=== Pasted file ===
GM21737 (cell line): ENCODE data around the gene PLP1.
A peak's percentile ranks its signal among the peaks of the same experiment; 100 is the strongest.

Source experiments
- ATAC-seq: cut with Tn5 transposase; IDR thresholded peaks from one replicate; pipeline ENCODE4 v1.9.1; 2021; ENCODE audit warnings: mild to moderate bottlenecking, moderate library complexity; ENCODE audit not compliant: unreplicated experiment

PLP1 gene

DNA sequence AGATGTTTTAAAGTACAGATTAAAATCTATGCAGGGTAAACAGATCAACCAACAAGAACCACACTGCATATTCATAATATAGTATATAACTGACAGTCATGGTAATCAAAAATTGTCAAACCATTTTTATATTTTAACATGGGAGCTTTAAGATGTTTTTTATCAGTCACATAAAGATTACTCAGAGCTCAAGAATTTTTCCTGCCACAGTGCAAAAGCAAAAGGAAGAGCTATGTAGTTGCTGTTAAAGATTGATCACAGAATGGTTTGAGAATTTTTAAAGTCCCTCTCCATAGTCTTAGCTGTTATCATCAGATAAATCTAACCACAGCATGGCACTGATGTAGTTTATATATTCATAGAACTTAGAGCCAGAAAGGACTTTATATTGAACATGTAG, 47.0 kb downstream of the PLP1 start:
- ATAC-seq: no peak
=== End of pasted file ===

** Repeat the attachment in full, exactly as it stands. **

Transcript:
GM21737 (cell line): ENCODE data around the gene PLP1.
A peak's percentile ranks its signal among the peaks of the same experiment; 100 is the strongest.

Source experiments
- ATAC-seq: cut with Tn5 transposase; IDR thresholded peaks from one replicate; pipeline ENCODE4 v1.9.1; 2021; ENCODE audit warnings: mild to moderate bottlenecking, moderate library complexity; ENCODE audit not compliant: unreplicated experiment

PLP1 gene

DNA sequence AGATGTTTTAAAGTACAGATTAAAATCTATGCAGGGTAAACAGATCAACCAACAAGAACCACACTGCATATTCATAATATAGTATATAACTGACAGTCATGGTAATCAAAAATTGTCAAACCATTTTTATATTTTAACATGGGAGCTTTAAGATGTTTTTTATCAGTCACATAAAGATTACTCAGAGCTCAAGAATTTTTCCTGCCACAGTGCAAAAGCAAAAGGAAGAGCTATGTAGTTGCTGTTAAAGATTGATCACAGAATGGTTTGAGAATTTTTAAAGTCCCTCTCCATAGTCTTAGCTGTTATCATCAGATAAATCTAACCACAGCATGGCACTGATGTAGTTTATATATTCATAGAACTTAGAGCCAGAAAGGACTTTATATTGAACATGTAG, 47.0 kb downstream of the PLP1 start:
- ATAC-seq: no peak